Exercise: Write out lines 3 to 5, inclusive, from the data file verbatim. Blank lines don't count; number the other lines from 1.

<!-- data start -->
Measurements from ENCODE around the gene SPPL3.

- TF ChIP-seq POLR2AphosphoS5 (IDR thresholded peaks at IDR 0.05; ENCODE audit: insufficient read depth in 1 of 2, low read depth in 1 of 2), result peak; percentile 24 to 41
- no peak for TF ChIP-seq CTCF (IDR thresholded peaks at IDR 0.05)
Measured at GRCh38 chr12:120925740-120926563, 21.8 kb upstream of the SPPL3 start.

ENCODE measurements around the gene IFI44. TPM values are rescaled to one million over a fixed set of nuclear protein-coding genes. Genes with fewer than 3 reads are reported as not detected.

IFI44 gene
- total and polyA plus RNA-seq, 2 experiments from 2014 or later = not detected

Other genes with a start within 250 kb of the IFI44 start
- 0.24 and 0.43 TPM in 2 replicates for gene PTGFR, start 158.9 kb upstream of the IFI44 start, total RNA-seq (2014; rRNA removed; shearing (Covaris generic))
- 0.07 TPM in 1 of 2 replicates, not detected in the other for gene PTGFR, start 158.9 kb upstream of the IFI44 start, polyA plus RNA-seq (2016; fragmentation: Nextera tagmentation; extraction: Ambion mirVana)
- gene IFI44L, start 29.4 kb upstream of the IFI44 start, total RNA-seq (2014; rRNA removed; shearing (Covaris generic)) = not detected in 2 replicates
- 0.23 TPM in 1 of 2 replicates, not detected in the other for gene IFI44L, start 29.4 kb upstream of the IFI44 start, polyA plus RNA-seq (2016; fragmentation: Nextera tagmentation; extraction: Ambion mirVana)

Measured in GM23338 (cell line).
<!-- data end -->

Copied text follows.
- no peak for TF ChIP-seq CTCF (IDR thresholded peaks at IDR 0.05)
Measured at GRCh38 chr12:120925740-120926563, 21.8 kb upstream of the SPPL3 start.

ENCODE measurements around the gene IFI44. TPM values are rescaled to one million over a fixed set of nuclear protein-coding genes. Genes with fewer than 3 reads are reported as not detected.